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Perfect scents

Appreciating the smell of your wine will greatly enhance the drinking experience

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If you only heed one piece of advice I ever give you, dear readers, let it be that you smell your wine. Before tasting/drinking it, give the wine a good swirl in the glass (provided it's not filled right to the rim), shove your nose in and inhale.

Our sense of smell is so crucially linked to our ability to discern flavours in food, wine and more -- as we've all experienced when we lose the ability when we get stuffed up from a cold or allergies. While we have more than 10,000 taste buds in our mouths (mainly on the tongue), taste is actually the weakest/least sensitive of our five senses. Humans can typically discern five distinct flavours: bitter, salty, sweet, salty and umami (which can loosely be described as savoury). Our olfactory sense, meanwhile, can discern thousands of different smells, even when the chemical component in question is minute.

Smell is a sense often associated with memory, an association I find crucial as a wine writer/taster. When I first smell a wine, I focus on the first things that pop into my head when I take a whiff: blackberry jam, red apple skins, a Tootsie Roll, or whatever the smell may be is feverishly scribbled down in my notes before the memory slips away.

There are certain smells associated with a wine that can be revealing, and practice will improve your ability to pick out these smells. Oak aging, for example, often imparts vanilla, graphite/pencil shaving or spice characteristics on the nose of a wine.

But not all wines' smells are attractive. Cork taint (also known as TCA -- short for 2,4,6-Trichloroanisole, the compound that causes the defect) delivers a cardboard/newspaper/wet dog aroma that can result from a cork not being properly sterilized. If your wine smells like any of the above, pour it back in the bottle, stick the cork back in and exchange it -- the wine is defective.

You can sometimes catch a nasty sulfur aroma coming from a recently opened bottle of wine, especially younger white wines bottled under screwcap. This isn't a defect so much as it is a characteristic of sulfur dioxide, a preservative used by most wineries. The smell can be "shaken off" by swirling the wine fairly vigorously in the glass, which should release that stinky sulfur note and let the fruit shine through.

Beyond picking up the presence of oak, sulfur and/or potential faults in a wine, pay attention to the wide range of aromas you can pick up from the grapes themselves. Chardonnay, for example, typically shows apple, peach, fig and pear aromas, while Sauvignon Blanc is more likely to deliver lemon-lime, grassy and bell pepper notes.

So how to train your nose? First of all, smell your food -- both individual ingredients and finished dishes. I most often associate smells in wine with berries, stone fruit, spices, meat, and so forth. Smell fruit that you buy at a grocery store. Smell candy. Go with your instinct -- if you think a wine smells like soy sauce, sniff some to see if you're on to something (you probably are).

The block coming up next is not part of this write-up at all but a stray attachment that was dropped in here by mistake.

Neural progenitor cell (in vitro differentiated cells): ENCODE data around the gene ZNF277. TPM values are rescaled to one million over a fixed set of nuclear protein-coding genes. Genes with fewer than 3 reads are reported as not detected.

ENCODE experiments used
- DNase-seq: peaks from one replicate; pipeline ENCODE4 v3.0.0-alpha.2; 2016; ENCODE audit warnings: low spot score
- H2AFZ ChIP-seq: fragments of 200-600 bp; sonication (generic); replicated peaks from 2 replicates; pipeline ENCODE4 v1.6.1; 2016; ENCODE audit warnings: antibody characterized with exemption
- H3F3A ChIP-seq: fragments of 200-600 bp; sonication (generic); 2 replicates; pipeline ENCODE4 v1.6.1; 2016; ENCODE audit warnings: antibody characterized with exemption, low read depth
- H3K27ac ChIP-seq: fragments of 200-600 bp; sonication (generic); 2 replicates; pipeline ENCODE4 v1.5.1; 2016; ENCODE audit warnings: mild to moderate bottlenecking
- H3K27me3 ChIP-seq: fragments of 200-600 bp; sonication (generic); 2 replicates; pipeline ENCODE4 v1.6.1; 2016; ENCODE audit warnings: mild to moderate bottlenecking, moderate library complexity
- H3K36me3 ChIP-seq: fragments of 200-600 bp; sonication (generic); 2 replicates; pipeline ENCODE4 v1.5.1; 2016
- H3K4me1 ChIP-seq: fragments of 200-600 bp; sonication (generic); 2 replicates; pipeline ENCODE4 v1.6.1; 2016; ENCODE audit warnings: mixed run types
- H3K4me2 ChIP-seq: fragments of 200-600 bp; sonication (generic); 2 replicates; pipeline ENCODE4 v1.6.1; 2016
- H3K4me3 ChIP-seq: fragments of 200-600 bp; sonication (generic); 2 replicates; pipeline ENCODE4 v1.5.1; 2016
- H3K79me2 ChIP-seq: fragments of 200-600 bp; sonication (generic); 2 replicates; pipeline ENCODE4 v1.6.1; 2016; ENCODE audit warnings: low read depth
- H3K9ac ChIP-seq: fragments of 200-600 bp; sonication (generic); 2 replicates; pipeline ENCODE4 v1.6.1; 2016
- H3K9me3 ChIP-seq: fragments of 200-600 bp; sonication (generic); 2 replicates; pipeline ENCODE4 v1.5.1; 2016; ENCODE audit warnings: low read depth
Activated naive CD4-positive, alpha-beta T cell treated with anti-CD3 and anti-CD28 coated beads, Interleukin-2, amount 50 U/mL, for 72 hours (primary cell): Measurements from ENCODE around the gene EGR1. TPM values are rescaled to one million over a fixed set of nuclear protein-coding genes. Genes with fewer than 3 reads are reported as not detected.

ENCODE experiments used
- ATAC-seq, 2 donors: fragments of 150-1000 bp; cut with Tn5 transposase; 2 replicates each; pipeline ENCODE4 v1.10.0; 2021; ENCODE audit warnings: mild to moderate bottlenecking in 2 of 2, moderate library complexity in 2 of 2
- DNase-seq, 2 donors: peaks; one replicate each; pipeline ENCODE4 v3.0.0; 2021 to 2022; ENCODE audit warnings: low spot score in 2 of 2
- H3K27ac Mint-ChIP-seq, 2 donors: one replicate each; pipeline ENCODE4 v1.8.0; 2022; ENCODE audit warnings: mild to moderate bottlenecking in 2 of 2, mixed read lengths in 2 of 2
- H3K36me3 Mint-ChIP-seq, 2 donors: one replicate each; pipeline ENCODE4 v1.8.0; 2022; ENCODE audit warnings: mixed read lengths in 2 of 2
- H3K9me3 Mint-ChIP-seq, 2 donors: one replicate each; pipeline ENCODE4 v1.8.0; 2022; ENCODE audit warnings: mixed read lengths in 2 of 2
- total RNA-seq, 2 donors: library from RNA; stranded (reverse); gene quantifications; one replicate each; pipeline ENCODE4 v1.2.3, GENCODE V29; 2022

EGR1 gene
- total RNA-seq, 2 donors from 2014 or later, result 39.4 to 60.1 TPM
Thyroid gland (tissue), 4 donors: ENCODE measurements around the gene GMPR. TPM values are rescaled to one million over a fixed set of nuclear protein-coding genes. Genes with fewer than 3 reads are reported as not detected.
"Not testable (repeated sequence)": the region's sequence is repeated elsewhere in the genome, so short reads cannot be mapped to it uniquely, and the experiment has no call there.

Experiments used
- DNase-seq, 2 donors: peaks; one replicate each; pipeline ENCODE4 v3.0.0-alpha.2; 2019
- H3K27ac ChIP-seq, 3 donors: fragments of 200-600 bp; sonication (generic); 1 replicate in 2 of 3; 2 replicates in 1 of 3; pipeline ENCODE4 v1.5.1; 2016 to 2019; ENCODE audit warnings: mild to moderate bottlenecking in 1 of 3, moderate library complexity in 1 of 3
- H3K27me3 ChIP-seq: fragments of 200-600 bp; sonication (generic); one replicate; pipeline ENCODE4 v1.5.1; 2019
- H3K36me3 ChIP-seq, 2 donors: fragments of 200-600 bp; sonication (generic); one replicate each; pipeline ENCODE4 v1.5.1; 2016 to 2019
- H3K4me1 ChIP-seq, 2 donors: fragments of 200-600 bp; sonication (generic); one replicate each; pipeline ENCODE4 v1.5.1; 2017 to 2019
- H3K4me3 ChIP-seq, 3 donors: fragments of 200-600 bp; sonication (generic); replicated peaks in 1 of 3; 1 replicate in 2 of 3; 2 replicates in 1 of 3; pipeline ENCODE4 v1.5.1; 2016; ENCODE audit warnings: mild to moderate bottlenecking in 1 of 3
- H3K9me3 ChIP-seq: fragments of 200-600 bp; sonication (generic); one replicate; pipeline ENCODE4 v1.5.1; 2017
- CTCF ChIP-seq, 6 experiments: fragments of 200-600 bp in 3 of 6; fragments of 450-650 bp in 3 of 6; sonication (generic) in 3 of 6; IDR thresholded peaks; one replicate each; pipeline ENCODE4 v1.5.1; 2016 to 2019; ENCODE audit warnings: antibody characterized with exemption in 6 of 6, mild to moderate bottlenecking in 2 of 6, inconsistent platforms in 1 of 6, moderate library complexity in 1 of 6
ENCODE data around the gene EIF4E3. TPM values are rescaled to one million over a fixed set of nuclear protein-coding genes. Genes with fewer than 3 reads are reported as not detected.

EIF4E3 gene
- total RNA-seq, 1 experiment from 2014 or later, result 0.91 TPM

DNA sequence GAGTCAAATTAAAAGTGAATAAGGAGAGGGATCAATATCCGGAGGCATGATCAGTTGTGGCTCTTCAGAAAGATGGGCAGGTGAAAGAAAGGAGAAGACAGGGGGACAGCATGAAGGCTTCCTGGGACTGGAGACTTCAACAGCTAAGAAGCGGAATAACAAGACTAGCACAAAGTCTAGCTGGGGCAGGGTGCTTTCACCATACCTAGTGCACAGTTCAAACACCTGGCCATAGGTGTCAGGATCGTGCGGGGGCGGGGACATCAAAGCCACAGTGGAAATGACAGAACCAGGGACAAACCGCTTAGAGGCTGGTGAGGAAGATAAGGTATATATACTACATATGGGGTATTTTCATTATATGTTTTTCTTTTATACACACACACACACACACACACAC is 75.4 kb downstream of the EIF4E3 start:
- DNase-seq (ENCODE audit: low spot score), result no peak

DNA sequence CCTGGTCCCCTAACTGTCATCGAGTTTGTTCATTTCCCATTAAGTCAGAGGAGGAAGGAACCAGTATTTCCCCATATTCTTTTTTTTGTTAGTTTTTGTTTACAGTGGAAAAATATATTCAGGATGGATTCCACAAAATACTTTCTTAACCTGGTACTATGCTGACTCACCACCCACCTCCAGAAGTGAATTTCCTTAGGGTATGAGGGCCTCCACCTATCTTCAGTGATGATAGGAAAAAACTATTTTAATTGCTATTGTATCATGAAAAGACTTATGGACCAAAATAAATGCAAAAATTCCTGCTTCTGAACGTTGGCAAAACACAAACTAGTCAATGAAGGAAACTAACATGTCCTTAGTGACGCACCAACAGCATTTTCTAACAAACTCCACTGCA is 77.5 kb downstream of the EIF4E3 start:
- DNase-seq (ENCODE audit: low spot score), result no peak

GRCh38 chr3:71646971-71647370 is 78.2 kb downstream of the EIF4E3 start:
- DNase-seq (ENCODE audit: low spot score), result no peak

Another tip is to smell multiple wines at a time. When I taste a dozen Merlots at a competition, I go through and smell every glass, making notes as I go about the subtle differences in oak aging, ripeness of fruit, etc. Open a couple of different wines made with the same grape -- the differences are usually easily noticeable.

Smell your wine. You'll enjoy the wine-tasting experience so much more.


Cave de Rasteau 2009 La Domeliere

(Côtes Du Rhône Villages, France -- $18.55, Liquor Marts and beyond)

This blend of Grenache, Syrah and Mourvèdre (70/20/10) brings a mellow mix of coffee, cherry, strawberry, perfume, raspberry and spice notes on the nose. This medium-bodied, unoaked French red exudes class and restraint, with beautiful raspberry and cherry notes on the palate and some juicy acidity. 88/100


Concha Y Toro 2008 Casillero del Diablo Brut Reserva

(Limari Valley, Chile -- $16.95, Liquor Marts and beyond)

A sparkling wine made entirely from Chardonnay grapes, this Chilean bubbly delivers green apple, mineral, lime rind and crisp pear notes on the nose, with a light doughy note in there. It's a lean, crisp bubbly, with the green apple and citrus notes taking charge and with a hint of chalkiness that balances out the light acidity. 88/100


Bleasdale 2009 Potts' Catch Verdelho

(Langhorne Creek, Australia -- around $16, private wine stores)

Perfume, peach, light spice and red apple skin aromas are particularly attractive on this Aussie white, which spends no time in oak -- only stainless steel -- before bottling. There's some great mouth-watering acidity on the medium-bodied palate (thanks to a splash of Sauvignon Blanc), with tart peach and juicy red apple notes on the palate. 87/100

Republished from the Winnipeg Free Press print edition September 24, 2011 E4

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